The General Data Protection Regulation (“GDPR”) of the European Union has significant consequences even for those companies located outside of the EU, raising the standards for data protection and introducing new and significantly higher fines for non-compliance to ensure that they comply with the new regulatory framework. The following bulletin summarises those provisions that are most relevant to companies located outside the EU.
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WHAT IS THE GDPR?
As noted in ERM’s previous bulletin on EU data protection, the GDPR is designed to harmonise national data protection laws across the EU, and to strengthen data protection rights of individuals. The GDPR is going to replace the current EU Data Protection Directive and contains a new set of rules which will be directly applicable to all EU Member States.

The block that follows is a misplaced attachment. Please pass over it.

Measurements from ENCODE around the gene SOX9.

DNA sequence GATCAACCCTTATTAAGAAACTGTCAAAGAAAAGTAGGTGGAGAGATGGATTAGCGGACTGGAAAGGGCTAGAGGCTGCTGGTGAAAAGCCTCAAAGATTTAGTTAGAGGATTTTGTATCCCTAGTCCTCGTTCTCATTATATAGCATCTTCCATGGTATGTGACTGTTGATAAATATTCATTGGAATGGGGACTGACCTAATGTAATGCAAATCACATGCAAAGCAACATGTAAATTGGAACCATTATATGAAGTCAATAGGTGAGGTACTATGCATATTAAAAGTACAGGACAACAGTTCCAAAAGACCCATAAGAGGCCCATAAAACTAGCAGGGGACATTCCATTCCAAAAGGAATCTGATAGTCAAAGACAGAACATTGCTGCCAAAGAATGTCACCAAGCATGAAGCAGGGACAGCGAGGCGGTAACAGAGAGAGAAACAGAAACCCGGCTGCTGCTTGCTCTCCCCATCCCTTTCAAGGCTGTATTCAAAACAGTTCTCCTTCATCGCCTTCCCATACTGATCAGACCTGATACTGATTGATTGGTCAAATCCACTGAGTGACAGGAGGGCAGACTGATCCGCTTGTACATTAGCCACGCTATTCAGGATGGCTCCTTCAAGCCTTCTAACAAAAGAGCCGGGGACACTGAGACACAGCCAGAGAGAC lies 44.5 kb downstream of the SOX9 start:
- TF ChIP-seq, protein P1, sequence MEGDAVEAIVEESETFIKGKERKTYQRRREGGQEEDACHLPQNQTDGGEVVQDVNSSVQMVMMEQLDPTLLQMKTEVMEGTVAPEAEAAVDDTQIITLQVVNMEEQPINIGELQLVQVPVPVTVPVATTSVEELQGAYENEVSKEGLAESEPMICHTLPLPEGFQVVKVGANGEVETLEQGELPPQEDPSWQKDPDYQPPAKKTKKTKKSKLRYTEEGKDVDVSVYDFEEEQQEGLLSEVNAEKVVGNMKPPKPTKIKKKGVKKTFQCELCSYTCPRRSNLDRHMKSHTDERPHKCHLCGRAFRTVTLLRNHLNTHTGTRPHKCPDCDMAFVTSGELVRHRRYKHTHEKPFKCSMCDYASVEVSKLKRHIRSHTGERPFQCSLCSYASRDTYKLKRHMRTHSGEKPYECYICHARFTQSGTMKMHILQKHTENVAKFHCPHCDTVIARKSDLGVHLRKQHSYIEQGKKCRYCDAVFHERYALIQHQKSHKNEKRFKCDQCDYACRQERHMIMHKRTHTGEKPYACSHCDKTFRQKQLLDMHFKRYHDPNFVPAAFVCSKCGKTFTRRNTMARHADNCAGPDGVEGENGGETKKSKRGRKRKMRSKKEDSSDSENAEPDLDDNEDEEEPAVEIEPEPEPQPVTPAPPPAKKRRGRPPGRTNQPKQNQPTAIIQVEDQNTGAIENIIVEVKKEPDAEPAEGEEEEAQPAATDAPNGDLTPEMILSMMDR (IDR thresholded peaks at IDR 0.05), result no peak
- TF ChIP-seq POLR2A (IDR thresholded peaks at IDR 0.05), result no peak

WHO WILL IT AFFECT?
The GDPR will apply to both data controllers and data processors, even if the company is established outside the EU, where their processing activities relate to the offering of goods and services to individuals in the EU or to the monitoring of such individuals’ behaviour.
One of the most significant changes is that the GDPR will also be applicable to non-EU based companies who offer goods or services to data subjects in the EU or process personal data of EU-residents, for example via a website that uses a language or a currency that is generally used in one or more EU Member States, and the possibility of ordering goods and services in that language.
FINES FOR NON-COMPLIANCE
Non-compliance with the GDPR can lead to heavier sanctions, which will also affect businesses located outside the EU. National data protection authorities can impose fines of up to €20 million or 4% of the global annual turnover for the preceding financial year, whichever is the greater, for the breaches of certain provisions. This is a steep increase from the initial draft as the fines are intended to make data protection a boardroom issue and to increase its compliance.